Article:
Ranking star free agents Brian Cashman passed on by embarrassment level

The Yankees should be ashamed.

Texas Rangers v San Francisco Giants
Texas Rangers v San Francisco Giants / Thearon W. Henderson/GettyImages
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Corey Seager, 2021-22 offseason

The Yankees took a principled stand last offseason during the Winter of Shortstops that they believe in Anthony Volpe. It was admirable. It showed guts. It might pay off by providing the Bombers with a star shortstop on a rookie contract.

But Volpe, even at his best, cannot play two or three positions at the same time, as Gisele famously said about Tom Brady. Corey Seager, a beautiful lefty swinger who won 2020 NLCS/World Series MVP honors, was up for grabs that offseason, replete with concerns that his overgrown frame might not stick at shortstop long-term.

That's great! Sounds awesome! Bummer for other shortstop-needy teams, but not for the Yankees! The Yanks employed both Volpe and Oswald Peraza in the minors, at that point. If they'd signed Seager, they could trade Peraza to fill additional holes, use their newly-acquired talent at short in 2022 (and possibly 2023), then move him off the position once Volpe showed promise. Volpe could even be the starting second baseman in '23 and 2024 while Seager showed him how it was done! Wow. Imagine having a playoff-tested mentor who could slide right over like Cal Ripken Jr. when the time was right?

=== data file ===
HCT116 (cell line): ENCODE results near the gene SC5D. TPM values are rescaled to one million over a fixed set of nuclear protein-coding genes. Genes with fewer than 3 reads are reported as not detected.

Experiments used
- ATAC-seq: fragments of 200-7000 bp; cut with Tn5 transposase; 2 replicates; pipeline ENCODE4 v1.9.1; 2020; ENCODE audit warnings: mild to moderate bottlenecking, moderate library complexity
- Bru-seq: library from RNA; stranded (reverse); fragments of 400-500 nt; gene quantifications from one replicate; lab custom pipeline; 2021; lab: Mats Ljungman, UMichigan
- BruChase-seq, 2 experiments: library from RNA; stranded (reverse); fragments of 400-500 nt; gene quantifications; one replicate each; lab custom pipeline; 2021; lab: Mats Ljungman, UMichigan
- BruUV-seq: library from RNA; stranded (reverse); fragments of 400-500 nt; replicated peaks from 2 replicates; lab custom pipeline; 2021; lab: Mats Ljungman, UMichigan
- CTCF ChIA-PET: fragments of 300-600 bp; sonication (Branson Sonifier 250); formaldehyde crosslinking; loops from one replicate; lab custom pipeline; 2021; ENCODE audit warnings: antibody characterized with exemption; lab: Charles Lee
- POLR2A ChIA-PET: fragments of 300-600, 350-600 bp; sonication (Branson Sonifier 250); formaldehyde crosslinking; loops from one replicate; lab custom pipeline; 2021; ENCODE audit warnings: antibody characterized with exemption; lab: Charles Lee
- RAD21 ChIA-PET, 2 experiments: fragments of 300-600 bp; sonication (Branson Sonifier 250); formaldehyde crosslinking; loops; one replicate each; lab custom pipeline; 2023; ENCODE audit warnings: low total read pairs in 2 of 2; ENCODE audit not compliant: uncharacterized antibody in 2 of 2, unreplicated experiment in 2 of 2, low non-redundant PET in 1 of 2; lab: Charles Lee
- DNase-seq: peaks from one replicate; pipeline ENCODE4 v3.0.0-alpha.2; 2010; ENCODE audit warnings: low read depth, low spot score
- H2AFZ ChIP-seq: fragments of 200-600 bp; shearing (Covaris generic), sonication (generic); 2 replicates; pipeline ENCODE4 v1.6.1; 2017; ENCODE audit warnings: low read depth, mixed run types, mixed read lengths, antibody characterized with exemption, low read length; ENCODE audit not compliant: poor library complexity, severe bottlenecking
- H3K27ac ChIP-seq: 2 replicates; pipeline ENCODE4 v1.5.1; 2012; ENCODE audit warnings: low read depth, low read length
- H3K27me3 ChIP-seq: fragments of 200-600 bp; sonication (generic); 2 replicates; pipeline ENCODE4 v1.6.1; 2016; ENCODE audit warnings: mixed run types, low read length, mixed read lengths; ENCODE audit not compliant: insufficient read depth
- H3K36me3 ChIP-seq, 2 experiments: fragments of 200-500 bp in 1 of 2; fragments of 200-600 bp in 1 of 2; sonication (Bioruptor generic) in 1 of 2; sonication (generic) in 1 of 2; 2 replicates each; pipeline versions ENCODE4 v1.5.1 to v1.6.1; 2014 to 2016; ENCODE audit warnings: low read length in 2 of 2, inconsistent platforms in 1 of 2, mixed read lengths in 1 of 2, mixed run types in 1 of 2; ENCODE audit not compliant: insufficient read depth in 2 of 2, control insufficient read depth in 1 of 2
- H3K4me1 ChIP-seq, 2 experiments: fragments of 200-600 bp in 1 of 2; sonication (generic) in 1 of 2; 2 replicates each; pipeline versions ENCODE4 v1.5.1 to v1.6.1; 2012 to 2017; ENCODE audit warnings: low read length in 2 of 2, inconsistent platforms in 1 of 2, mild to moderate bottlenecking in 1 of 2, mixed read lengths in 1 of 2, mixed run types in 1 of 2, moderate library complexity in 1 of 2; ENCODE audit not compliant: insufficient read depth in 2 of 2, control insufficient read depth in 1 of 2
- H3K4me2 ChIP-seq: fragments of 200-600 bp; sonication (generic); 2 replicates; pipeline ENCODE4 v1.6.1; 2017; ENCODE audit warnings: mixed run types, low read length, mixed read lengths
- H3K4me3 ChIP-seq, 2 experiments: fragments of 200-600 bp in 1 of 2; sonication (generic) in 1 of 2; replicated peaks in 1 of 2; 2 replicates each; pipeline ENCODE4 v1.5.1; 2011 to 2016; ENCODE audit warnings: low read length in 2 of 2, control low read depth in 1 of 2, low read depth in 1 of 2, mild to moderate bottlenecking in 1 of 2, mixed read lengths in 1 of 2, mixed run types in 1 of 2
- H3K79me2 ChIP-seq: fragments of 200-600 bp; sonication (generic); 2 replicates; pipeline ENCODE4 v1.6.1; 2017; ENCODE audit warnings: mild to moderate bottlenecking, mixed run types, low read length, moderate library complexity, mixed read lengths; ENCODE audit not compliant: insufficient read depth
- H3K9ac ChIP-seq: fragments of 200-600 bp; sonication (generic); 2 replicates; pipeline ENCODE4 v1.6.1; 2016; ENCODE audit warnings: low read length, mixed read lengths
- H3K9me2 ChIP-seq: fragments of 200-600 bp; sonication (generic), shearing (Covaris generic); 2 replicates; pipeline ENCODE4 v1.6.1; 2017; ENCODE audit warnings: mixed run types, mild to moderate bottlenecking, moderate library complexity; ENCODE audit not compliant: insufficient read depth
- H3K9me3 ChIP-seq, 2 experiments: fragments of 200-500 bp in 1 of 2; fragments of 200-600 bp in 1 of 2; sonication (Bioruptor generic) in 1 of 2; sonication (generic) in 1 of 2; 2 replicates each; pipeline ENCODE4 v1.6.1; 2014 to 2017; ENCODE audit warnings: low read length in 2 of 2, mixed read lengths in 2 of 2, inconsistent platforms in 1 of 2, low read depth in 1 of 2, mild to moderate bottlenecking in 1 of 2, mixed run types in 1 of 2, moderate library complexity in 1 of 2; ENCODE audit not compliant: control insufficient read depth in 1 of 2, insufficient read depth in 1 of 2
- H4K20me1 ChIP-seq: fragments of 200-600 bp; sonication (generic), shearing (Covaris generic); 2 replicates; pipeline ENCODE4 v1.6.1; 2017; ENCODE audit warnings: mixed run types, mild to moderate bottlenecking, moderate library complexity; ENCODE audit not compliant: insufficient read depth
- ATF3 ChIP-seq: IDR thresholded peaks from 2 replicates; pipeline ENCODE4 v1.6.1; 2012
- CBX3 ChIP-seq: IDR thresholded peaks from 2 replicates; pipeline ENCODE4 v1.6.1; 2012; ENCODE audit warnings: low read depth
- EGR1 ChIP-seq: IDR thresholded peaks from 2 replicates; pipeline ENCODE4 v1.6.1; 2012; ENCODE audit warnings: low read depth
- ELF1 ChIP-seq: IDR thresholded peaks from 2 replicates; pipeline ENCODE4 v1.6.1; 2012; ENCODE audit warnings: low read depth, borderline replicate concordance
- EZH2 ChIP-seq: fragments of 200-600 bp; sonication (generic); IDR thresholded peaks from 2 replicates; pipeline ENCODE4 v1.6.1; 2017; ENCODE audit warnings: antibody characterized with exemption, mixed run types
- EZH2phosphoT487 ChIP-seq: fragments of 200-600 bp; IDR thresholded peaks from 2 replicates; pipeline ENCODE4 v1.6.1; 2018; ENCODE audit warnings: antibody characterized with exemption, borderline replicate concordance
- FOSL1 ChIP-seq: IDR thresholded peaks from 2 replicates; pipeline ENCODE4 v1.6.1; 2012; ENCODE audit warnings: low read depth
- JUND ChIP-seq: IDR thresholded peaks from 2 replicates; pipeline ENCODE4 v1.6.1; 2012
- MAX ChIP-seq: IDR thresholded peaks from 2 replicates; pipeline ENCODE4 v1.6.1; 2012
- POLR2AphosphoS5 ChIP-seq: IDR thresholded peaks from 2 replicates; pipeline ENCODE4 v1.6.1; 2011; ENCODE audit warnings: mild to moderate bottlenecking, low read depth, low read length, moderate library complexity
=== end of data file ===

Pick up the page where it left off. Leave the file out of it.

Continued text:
Nope. Seager went to the Texas Rangers for 10 years and $325 million, a number the Yankees clearly vowed to not even approach. So far, he's still a shortstop, and has racked up 5.3 bWAR, 22 bombs and a .351 average. Calculating for Yankee Stadium's dimensions, that translates roughly to ... carry the three ... 89 homers, a .512 average and the 2022 World Series title. Sadly, once Seager's contract was destined to begin with a "three," you knew the Yankees wouldn't compete, content to roll out the "homegrown talent" portion of the plan only without a powerhouse insurance policy.